13th Conference on Applied Climatology and the 10th Conference on Aviation, Range, and Aerospace Meteorology

Wednesday, 15 May 2002: 11:15 AM
Climate Stability in the Great Plains
John Harrington Jr., Kansas State Univ., Manhattan, KS; and M. J. Wood
Poster PDF (74.0 kB)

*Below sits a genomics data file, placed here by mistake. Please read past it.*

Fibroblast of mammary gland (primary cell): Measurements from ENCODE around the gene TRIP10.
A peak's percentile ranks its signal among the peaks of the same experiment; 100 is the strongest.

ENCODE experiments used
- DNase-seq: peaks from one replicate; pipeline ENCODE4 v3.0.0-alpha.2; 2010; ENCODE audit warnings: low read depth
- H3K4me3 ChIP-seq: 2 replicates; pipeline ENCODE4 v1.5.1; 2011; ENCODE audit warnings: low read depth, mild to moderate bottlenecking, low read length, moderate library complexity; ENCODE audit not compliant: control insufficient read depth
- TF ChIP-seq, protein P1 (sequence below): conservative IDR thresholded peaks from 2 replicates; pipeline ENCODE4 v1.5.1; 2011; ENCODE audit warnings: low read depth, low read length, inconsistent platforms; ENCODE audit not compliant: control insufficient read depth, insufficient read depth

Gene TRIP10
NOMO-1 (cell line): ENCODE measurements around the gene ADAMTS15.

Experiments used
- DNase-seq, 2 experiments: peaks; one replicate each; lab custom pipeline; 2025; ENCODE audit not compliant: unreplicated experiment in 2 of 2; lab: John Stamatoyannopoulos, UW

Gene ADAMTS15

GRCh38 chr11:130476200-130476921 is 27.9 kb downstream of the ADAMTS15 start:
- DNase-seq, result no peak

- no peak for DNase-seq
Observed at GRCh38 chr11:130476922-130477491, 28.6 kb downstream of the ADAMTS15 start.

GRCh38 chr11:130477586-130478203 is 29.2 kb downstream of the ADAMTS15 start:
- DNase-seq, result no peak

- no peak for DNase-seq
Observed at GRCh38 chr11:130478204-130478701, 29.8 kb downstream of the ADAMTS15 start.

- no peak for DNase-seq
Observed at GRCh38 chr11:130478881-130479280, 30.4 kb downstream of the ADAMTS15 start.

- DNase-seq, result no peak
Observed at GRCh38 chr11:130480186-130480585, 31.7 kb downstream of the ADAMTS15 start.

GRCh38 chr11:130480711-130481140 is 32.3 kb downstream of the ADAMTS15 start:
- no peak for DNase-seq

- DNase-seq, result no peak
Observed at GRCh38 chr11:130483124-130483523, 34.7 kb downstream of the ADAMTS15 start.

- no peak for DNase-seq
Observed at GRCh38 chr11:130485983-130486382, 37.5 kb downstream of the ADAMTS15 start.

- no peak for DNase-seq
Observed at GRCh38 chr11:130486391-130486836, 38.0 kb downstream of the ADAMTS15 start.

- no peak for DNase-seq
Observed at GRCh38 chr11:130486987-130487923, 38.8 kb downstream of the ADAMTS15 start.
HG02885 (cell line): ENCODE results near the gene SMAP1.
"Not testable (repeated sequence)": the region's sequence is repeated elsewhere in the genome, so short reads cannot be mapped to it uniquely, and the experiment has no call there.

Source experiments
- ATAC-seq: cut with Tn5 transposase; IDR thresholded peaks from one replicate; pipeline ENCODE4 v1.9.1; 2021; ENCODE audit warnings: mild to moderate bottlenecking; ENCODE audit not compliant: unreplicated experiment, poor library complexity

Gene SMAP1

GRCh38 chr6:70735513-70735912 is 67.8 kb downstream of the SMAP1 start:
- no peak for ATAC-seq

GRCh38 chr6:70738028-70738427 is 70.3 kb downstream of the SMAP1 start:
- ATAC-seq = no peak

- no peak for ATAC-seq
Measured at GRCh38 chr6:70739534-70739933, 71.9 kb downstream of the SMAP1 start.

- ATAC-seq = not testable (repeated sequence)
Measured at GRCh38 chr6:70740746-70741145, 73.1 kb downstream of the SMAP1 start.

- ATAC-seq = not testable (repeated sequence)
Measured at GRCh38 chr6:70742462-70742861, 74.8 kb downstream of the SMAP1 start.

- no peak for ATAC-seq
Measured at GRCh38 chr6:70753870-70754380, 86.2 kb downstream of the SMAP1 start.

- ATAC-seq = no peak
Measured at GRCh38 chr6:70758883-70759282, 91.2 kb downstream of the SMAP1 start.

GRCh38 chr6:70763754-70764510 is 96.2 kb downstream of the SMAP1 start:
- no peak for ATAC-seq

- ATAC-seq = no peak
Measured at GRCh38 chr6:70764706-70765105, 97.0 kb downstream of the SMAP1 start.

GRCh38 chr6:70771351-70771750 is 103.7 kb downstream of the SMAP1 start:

Given our growing knowledge of climate variability and change and the many factors that can cause adjustments in the climate system, there is a need to better address the question: How stable is the current climate? In his 1965 monograph on drought, Palmer made a strong case for his water balance-based drought severity index (PDSI) and he presented (in Appendix D) an index of climatic stability. The index examines the number of months with the absolute value of PDSI exceeding a threshold. For his climatic stability index, Palmer summed the number of months with PDSI greater than or equal to 1.0 and that sum was a measure of instability for the year. Palmer's initial work, done solely for western Kansas, clearly indicated that climatic stability varied over time. The goal of this research was to assess both temporal and spatial variations in Palmer's climatic stability index. Climatic data for a north-south transect in the Great Plains were assessed. Climatic Division data for PDSI, obtained from NCDC, for the time period 1895 to 2000 were used in the analyses. In addition to Palmer's suggested threshold, using an absolute value of 1.0, we also examined setting the threshold at 2.0, 3.0, and 4.0. The results from this analysis indicate that unstable months occur more often than not using Palmer's threshold at 1.0 and that instability tends to decrease from north to south. The pattern changes dramatically when using a threshold at 4.0; highest values of instability are found in Nebraska with a rapid decline toward the south. At all threshold levels, Oklahoma Climate Divisions have the lowest values (suggesting the most stable climate along the transect analyzed).

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